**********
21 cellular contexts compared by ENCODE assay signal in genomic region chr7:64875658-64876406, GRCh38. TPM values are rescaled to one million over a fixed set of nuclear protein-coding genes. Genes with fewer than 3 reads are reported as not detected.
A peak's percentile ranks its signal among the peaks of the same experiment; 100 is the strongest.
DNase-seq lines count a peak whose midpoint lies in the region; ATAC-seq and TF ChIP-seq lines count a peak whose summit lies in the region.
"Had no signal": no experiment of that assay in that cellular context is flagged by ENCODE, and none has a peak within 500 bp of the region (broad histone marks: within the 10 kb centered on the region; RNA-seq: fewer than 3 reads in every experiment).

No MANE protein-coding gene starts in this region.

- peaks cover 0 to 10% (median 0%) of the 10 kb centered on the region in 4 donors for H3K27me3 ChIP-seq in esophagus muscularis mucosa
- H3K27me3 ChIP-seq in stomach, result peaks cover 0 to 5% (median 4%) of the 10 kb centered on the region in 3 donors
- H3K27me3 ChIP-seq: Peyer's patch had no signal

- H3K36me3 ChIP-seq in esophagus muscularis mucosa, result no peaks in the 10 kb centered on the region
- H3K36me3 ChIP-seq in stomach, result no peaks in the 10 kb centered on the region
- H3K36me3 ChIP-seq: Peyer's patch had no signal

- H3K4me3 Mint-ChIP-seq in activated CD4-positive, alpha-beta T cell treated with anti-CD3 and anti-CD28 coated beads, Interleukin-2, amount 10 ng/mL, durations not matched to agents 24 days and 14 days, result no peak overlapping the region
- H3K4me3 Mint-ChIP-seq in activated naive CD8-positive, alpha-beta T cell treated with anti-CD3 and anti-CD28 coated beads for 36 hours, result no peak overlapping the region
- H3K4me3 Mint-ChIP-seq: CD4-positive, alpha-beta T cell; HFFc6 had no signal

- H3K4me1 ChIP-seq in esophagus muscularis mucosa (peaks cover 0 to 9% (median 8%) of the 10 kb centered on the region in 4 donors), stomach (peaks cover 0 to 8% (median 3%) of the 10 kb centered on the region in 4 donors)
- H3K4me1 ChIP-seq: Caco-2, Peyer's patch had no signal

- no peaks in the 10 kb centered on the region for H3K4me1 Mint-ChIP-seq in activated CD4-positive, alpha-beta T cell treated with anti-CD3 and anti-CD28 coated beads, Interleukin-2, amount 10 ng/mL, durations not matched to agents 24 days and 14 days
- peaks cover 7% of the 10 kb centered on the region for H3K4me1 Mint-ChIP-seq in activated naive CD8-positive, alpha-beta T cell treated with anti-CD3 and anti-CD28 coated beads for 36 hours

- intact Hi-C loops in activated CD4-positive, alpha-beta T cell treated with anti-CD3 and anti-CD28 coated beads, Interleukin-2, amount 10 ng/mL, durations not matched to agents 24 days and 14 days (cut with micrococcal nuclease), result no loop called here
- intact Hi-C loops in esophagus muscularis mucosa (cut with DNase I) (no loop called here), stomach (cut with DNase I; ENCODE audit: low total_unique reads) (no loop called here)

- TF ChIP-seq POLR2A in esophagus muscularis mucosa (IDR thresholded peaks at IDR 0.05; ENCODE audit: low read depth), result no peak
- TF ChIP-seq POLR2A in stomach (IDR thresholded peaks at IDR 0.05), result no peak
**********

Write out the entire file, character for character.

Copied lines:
21 cellular contexts compared by ENCODE assay signal in genomic region chr7:64875658-64876406, GRCh38. TPM values are rescaled to one million over a fixed set of nuclear protein-coding genes. Genes with fewer than 3 reads are reported as not detected.
A peak's percentile ranks its signal among the peaks of the same experiment; 100 is the strongest.
DNase-seq lines count a peak whose midpoint lies in the region; ATAC-seq and TF ChIP-seq lines count a peak whose summit lies in the region.
"Had no signal": no experiment of that assay in that cellular context is flagged by ENCODE, and none has a peak within 500 bp of the region (broad histone marks: within the 10 kb centered on the region; RNA-seq: fewer than 3 reads in every experiment).

No MANE protein-coding gene starts in this region.

- peaks cover 0 to 10% (median 0%) of the 10 kb centered on the region in 4 donors for H3K27me3 ChIP-seq in esophagus muscularis mucosa
- H3K27me3 ChIP-seq in stomach, result peaks cover 0 to 5% (median 4%) of the 10 kb centered on the region in 3 donors
- H3K27me3 ChIP-seq: Peyer's patch had no signal

- H3K36me3 ChIP-seq in esophagus muscularis mucosa, result no peaks in the 10 kb centered on the region
- H3K36me3 ChIP-seq in stomach, result no peaks in the 10 kb centered on the region
- H3K36me3 ChIP-seq: Peyer's patch had no signal

- H3K4me3 Mint-ChIP-seq in activated CD4-positive, alpha-beta T cell treated with anti-CD3 and anti-CD28 coated beads, Interleukin-2, amount 10 ng/mL, durations not matched to agents 24 days and 14 days, result no peak overlapping the region
- H3K4me3 Mint-ChIP-seq in activated naive CD8-positive, alpha-beta T cell treated with anti-CD3 and anti-CD28 coated beads for 36 hours, result no peak overlapping the region
- H3K4me3 Mint-ChIP-seq: CD4-positive, alpha-beta T cell; HFFc6 had no signal

- H3K4me1 ChIP-seq in esophagus muscularis mucosa (peaks cover 0 to 9% (median 8%) of the 10 kb centered on the region in 4 donors), stomach (peaks cover 0 to 8% (median 3%) of the 10 kb centered on the region in 4 donors)
- H3K4me1 ChIP-seq: Caco-2, Peyer's patch had no signal

- no peaks in the 10 kb centered on the region for H3K4me1 Mint-ChIP-seq in activated CD4-positive, alpha-beta T cell treated with anti-CD3 and anti-CD28 coated beads, Interleukin-2, amount 10 ng/mL, durations not matched to agents 24 days and 14 days
- peaks cover 7% of the 10 kb centered on the region for H3K4me1 Mint-ChIP-seq in activated naive CD8-positive, alpha-beta T cell treated with anti-CD3 and anti-CD28 coated beads for 36 hours

- intact Hi-C loops in activated CD4-positive, alpha-beta T cell treated with anti-CD3 and anti-CD28 coated beads, Interleukin-2, amount 10 ng/mL, durations not matched to agents 24 days and 14 days (cut with micrococcal nuclease), result no loop called here
- intact Hi-C loops in esophagus muscularis mucosa (cut with DNase I) (no loop called here), stomach (cut with DNase I; ENCODE audit: low total_unique reads) (no loop called here)

- TF ChIP-seq POLR2A in esophagus muscularis mucosa (IDR thresholded peaks at IDR 0.05; ENCODE audit: low read depth), result no peak
- TF ChIP-seq POLR2A in stomach (IDR thresholded peaks at IDR 0.05), result no peak